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Doctors Partner in Vietnam to Enhance Cooperation, Improve Patients' Quality of Life

18 August 2013

From Mass Communication Specialist 2nd Class David Kolmel

U.S. Navy medical personnel are working alongside Vietnamese doctors Aug. 15- 28 in Hanoi to enhance rehabilitation for burn victims.

PEARL HARBOR, Hawaii - U.S. Navy medical personnel are working alongside Vietnamese doctors Aug. 15- 28 in Hanoi, Vietnam, to enhance rehabilitation for burn victims.

Formally, this will be phase two of the "Interventional Burn Management Subject Matter Expert Exchange." The team's four members will help expand treatment capabilities at the National Institute of Burns in Hanoi, bringing medical supplies and performing cutting-edge laser and surgical care to improve the quality of life for patients with debilitating scars and scar contractures.

Last year, medical experts aboard the hospital ship USNS Mercy (T-AH-19) performed similar treatments in Vietnam as part of Pacific Partnership 2012. This was the fourth time in five years the annual Pacific Partnership mission had visited Vietnam to conduct humanitarian civic assistance missions, and the first ever to include laser treatments for scars.

"I view this type of smaller scale, higher intensity exchange as an effective bridge between the biennial USNS Mercy missions associated with Pacific Partnership, aimed at increasing familiarity, trust, and enhancing the effectiveness of future missions," said Cmdr. Peter Shumaker, chairman of dermatology at Naval Medical Center San Diego (NMCSD). "Projects of this type are also an effective way to build a cadre of medical personnel familiar with the region and to gain expeditionary experience during peacetime."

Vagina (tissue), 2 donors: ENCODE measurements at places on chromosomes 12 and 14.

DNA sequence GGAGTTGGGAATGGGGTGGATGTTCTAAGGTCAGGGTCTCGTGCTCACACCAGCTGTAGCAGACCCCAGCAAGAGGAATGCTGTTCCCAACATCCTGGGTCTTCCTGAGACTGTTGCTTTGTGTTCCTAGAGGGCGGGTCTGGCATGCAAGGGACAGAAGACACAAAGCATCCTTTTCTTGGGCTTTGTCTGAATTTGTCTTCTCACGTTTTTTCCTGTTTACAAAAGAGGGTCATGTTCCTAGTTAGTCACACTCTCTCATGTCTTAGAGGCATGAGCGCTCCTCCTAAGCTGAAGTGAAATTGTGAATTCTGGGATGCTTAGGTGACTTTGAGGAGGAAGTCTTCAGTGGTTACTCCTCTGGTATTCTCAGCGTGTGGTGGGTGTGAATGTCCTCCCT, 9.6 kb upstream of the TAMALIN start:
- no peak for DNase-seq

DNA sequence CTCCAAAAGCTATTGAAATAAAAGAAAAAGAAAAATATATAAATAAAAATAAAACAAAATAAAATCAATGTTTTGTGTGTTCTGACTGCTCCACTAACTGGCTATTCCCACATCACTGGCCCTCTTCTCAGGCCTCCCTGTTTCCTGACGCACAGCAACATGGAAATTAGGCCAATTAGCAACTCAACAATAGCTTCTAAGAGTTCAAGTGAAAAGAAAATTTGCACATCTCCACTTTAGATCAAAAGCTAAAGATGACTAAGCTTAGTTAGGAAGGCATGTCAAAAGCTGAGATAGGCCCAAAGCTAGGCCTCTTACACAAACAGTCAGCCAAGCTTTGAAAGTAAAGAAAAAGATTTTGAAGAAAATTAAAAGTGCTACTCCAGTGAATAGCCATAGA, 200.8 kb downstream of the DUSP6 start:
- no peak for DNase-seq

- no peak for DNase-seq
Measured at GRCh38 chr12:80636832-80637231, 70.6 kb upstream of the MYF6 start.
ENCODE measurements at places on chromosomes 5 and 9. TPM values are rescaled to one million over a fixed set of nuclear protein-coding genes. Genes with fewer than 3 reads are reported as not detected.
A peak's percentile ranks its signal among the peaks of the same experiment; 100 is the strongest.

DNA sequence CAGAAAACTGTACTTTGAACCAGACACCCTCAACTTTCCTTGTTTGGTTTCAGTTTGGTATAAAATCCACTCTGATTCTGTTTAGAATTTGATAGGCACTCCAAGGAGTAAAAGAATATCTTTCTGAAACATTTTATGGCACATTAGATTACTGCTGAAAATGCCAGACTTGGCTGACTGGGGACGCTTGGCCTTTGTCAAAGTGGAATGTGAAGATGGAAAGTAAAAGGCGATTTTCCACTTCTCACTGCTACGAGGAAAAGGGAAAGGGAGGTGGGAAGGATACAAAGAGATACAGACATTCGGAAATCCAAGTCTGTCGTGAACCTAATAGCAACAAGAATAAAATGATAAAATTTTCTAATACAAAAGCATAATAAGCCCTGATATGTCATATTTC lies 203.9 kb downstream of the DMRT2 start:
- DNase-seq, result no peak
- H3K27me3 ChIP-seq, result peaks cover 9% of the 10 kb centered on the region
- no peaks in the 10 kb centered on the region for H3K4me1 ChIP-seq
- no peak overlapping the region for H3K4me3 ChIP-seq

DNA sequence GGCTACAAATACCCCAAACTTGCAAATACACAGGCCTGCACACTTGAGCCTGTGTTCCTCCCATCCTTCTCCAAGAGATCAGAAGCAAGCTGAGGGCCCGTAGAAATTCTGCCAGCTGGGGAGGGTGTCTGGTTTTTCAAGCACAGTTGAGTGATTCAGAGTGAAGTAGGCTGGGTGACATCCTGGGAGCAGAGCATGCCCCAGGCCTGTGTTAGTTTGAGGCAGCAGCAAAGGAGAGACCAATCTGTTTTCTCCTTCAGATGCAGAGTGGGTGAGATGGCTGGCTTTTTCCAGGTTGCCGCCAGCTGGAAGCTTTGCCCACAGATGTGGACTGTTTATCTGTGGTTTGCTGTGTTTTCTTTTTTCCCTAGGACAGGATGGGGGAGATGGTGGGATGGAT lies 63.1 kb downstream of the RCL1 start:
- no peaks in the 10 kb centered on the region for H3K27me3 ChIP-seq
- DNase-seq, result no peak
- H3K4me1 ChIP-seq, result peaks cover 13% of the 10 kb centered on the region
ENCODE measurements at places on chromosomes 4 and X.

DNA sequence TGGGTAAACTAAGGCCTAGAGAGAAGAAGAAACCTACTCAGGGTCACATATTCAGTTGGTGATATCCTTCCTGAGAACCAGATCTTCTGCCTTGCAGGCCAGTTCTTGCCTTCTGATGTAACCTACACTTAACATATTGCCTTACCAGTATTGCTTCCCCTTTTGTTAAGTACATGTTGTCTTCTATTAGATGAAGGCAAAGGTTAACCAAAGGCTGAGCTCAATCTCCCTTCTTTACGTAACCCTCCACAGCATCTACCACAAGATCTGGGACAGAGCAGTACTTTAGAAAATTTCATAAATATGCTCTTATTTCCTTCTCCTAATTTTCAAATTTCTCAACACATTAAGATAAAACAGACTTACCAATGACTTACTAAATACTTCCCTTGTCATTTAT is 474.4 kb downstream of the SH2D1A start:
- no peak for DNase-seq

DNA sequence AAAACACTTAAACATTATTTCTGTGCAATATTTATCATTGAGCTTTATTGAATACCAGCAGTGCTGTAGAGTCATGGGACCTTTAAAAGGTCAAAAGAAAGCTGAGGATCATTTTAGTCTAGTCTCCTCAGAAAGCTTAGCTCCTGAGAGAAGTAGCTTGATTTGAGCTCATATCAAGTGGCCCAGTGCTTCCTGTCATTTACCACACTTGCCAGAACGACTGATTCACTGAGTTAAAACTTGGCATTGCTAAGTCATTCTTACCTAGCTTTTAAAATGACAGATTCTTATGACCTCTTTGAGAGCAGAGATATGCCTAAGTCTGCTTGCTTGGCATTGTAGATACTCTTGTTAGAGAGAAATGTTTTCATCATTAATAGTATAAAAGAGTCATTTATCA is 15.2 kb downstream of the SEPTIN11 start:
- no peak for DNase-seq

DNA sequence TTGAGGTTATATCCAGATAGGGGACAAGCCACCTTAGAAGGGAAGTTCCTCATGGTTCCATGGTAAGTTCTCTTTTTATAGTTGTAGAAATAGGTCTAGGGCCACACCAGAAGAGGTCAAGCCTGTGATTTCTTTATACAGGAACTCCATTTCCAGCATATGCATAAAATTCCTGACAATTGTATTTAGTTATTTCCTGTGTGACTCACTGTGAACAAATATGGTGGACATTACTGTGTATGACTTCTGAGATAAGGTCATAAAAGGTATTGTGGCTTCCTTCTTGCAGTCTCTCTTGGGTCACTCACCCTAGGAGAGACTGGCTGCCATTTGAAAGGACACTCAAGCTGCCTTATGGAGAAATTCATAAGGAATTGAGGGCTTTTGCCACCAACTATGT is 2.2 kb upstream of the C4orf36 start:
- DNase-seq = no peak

Several types of U.S. medical specialists will work with the Vietnamese doctors at the burn institute.

"A plastic surgeon, a dermatologist, pulmonary specialist, and an orthopedic surgeon are working as a team to help improve patient functionality," said Lt. Damita Zweiback, Pacific Fleet medical planner. "Many of the patients we saw during Pacific Partnership '12 had restrictions of movement and even breathing because of the complexity of the burns."

The U.S. experts will share the lessons they learned in Operations Enduring and Iraqi Freedom.

"Our Vietnamese colleagues will benefit from learning enhanced burn care management techniques and procedures that we've developed from our recent wartime experience, which will improve their ability to deal with these types of injuries in the future," Capt. Jonathan Wilcox, Pacific Fleet deputy fleet surgeon, said.

A fractionated carbon dioxide laser, identical to the one used during Pacific Partnership 2012, will be employed to help remodel restrictive scars and improve the quality of life for the patients. Although still a relatively new application, this technology has been used for several years to help treat wounded warriors.

"This is essentially the same breakthrough technique that we have used for approximately four years for functional and cosmetic improvements in our wounded warriors and other traumatically injured patients," said Shumaker.

These types of programs develop relationships among professionals in the Indo-Asia-Pacific as they exchange information and build shared experience. They pave the way for future exchanges, including a pulmonary subject matter expert exchange between NMCSD and providers from the Vietnamese National Lung Hospital, currently scheduled to occur later this month.

"We're developing long-term professional and personal relationships with our Vietnamese colleagues," Wilcox said. "By working together to improve the lives of many Vietnamese patients who have suffered debilitating trauma from burns and other related injuries, we're building the capability to better deal with these types of injuries in the future."

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